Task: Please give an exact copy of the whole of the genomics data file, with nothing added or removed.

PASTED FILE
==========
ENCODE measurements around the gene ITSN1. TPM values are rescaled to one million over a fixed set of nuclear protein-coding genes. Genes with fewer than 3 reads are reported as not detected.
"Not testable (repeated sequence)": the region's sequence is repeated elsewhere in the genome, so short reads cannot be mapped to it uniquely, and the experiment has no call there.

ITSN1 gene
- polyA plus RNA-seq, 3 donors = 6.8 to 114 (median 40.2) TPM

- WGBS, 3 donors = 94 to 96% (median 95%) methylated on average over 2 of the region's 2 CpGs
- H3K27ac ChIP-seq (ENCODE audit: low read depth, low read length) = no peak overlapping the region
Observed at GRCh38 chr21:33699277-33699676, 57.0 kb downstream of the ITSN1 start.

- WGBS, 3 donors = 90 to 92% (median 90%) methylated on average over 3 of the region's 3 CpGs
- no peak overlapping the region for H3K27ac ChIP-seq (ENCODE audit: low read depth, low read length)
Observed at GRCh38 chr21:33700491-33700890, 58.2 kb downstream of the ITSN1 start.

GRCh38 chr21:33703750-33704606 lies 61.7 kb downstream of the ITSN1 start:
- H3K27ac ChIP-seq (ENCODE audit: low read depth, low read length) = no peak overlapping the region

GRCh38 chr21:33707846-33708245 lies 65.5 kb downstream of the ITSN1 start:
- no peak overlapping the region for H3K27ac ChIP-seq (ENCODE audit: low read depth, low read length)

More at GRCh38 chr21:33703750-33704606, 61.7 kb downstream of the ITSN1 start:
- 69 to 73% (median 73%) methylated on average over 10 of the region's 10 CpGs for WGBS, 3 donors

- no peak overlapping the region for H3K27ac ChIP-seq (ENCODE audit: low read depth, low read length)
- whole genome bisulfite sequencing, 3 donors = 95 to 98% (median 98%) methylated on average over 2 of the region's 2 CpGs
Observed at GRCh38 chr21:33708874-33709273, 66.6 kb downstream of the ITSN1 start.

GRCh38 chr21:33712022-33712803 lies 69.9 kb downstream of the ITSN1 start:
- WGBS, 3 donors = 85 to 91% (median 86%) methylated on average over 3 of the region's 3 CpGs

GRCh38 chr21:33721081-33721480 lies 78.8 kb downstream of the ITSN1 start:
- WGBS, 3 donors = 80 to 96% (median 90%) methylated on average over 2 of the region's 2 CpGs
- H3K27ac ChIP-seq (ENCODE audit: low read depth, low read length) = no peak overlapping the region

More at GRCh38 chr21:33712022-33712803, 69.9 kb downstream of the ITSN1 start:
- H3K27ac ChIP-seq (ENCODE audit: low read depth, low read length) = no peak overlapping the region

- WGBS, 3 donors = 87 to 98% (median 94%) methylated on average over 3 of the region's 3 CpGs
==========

ENCODE measurements around the gene ITSN1. TPM values are rescaled to one million over a fixed set of nuclear protein-coding genes. Genes with fewer than 3 reads are reported as not detected.
"Not testable (repeated sequence)": the region's sequence is repeated elsewhere in the genome, so short reads cannot be mapped to it uniquely, and the experiment has no call there.

ITSN1 gene
- polyA plus RNA-seq, 3 donors = 6.8 to 114 (median 40.2) TPM

- WGBS, 3 donors = 94 to 96% (median 95%) methylated on average over 2 of the region's 2 CpGs
- H3K27ac ChIP-seq (ENCODE audit: low read depth, low read length) = no peak overlapping the region
Observed at GRCh38 chr21:33699277-33699676, 57.0 kb downstream of the ITSN1 start.

- WGBS, 3 donors = 90 to 92% (median 90%) methylated on average over 3 of the region's 3 CpGs
- no peak overlapping the region for H3K27ac ChIP-seq (ENCODE audit: low read depth, low read length)
Observed at GRCh38 chr21:33700491-33700890, 58.2 kb downstream of the ITSN1 start.

GRCh38 chr21:33703750-33704606 lies 61.7 kb downstream of the ITSN1 start:
- H3K27ac ChIP-seq (ENCODE audit: low read depth, low read length) = no peak overlapping the region

GRCh38 chr21:33707846-33708245 lies 65.5 kb downstream of the ITSN1 start:
- no peak overlapping the region for H3K27ac ChIP-seq (ENCODE audit: low read depth, low read length)

More at GRCh38 chr21:33703750-33704606, 61.7 kb downstream of the ITSN1 start:
- 69 to 73% (median 73%) methylated on average over 10 of the region's 10 CpGs for WGBS, 3 donors

- no peak overlapping the region for H3K27ac ChIP-seq (ENCODE audit: low read depth, low read length)
- whole genome bisulfite sequencing, 3 donors = 95 to 98% (median 98%) methylated on average over 2 of the region's 2 CpGs
Observed at GRCh38 chr21:33708874-33709273, 66.6 kb downstream of the ITSN1 start.

GRCh38 chr21:33712022-33712803 lies 69.9 kb downstream of the ITSN1 start:
- WGBS, 3 donors = 85 to 91% (median 86%) methylated on average over 3 of the region's 3 CpGs

GRCh38 chr21:33721081-33721480 lies 78.8 kb downstream of the ITSN1 start:
- WGBS, 3 donors = 80 to 96% (median 90%) methylated on average over 2 of the region's 2 CpGs
- H3K27ac ChIP-seq (ENCODE audit: low read depth, low read length) = no peak overlapping the region

More at GRCh38 chr21:33712022-33712803, 69.9 kb downstream of the ITSN1 start:
- H3K27ac ChIP-seq (ENCODE audit: low read depth, low read length) = no peak overlapping the region

- WGBS, 3 donors = 87 to 98% (median 94%) methylated on average over 3 of the region's 3 CpGs